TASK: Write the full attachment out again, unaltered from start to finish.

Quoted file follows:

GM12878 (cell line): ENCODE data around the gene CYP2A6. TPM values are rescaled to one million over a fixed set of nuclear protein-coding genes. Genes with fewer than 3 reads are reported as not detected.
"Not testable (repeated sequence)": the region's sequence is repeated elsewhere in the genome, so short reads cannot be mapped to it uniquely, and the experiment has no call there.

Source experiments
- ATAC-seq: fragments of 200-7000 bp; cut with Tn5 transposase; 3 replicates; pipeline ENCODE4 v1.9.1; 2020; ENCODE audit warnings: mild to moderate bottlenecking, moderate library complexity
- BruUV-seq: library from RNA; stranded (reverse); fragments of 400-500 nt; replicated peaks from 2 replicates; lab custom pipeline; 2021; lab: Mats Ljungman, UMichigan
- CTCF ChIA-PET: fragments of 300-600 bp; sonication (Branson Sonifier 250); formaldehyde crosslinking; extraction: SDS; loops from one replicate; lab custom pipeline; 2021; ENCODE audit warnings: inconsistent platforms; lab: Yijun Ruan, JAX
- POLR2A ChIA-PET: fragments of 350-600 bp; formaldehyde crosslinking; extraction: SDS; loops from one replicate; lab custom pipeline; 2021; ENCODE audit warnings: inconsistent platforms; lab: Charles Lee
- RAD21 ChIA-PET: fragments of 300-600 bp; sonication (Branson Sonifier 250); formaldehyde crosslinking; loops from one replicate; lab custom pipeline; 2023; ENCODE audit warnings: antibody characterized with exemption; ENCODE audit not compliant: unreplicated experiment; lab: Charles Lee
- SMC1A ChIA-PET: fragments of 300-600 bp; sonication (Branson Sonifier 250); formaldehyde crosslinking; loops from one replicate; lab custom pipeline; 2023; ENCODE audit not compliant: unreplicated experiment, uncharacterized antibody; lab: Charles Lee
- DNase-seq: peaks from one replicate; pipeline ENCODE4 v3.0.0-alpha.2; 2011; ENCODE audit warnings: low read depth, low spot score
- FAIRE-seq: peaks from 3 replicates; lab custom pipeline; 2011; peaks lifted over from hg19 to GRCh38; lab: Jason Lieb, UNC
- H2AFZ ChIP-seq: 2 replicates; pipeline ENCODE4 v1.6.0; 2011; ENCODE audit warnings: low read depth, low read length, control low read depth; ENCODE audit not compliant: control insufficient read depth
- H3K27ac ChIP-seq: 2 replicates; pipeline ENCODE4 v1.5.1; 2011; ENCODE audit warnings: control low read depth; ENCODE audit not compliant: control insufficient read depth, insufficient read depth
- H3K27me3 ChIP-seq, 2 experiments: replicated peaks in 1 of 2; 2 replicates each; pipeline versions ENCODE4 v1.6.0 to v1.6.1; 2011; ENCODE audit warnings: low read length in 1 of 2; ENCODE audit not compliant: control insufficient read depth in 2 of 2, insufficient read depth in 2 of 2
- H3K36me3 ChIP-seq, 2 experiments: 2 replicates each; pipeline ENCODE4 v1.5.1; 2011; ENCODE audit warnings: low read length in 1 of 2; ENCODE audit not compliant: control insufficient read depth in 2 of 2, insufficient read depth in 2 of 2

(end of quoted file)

GM12878 (cell line): ENCODE data around the gene CYP2A6. TPM values are rescaled to one million over a fixed set of nuclear protein-coding genes. Genes with fewer than 3 reads are reported as not detected.
"Not testable (repeated sequence)": the region's sequence is repeated elsewhere in the genome, so short reads cannot be mapped to it uniquely, and the experiment has no call there.

Source experiments
- ATAC-seq: fragments of 200-7000 bp; cut with Tn5 transposase; 3 replicates; pipeline ENCODE4 v1.9.1; 2020; ENCODE audit warnings: mild to moderate bottlenecking, moderate library complexity
- BruUV-seq: library from RNA; stranded (reverse); fragments of 400-500 nt; replicated peaks from 2 replicates; lab custom pipeline; 2021; lab: Mats Ljungman, UMichigan
- CTCF ChIA-PET: fragments of 300-600 bp; sonication (Branson Sonifier 250); formaldehyde crosslinking; extraction: SDS; loops from one replicate; lab custom pipeline; 2021; ENCODE audit warnings: inconsistent platforms; lab: Yijun Ruan, JAX
- POLR2A ChIA-PET: fragments of 350-600 bp; formaldehyde crosslinking; extraction: SDS; loops from one replicate; lab custom pipeline; 2021; ENCODE audit warnings: inconsistent platforms; lab: Charles Lee
- RAD21 ChIA-PET: fragments of 300-600 bp; sonication (Branson Sonifier 250); formaldehyde crosslinking; loops from one replicate; lab custom pipeline; 2023; ENCODE audit warnings: antibody characterized with exemption; ENCODE audit not compliant: unreplicated experiment; lab: Charles Lee
- SMC1A ChIA-PET: fragments of 300-600 bp; sonication (Branson Sonifier 250); formaldehyde crosslinking; loops from one replicate; lab custom pipeline; 2023; ENCODE audit not compliant: unreplicated experiment, uncharacterized antibody; lab: Charles Lee
- DNase-seq: peaks from one replicate; pipeline ENCODE4 v3.0.0-alpha.2; 2011; ENCODE audit warnings: low read depth, low spot score
- FAIRE-seq: peaks from 3 replicates; lab custom pipeline; 2011; peaks lifted over from hg19 to GRCh38; lab: Jason Lieb, UNC
- H2AFZ ChIP-seq: 2 replicates; pipeline ENCODE4 v1.6.0; 2011; ENCODE audit warnings: low read depth, low read length, control low read depth; ENCODE audit not compliant: control insufficient read depth
- H3K27ac ChIP-seq: 2 replicates; pipeline ENCODE4 v1.5.1; 2011; ENCODE audit warnings: control low read depth; ENCODE audit not compliant: control insufficient read depth, insufficient read depth
- H3K27me3 ChIP-seq, 2 experiments: replicated peaks in 1 of 2; 2 replicates each; pipeline versions ENCODE4 v1.6.0 to v1.6.1; 2011; ENCODE audit warnings: low read length in 1 of 2; ENCODE audit not compliant: control insufficient read depth in 2 of 2, insufficient read depth in 2 of 2
- H3K36me3 ChIP-seq, 2 experiments: 2 replicates each; pipeline ENCODE4 v1.5.1; 2011; ENCODE audit warnings: low read length in 1 of 2; ENCODE audit not compliant: control insufficient read depth in 2 of 2, insufficient read depth in 2 of 2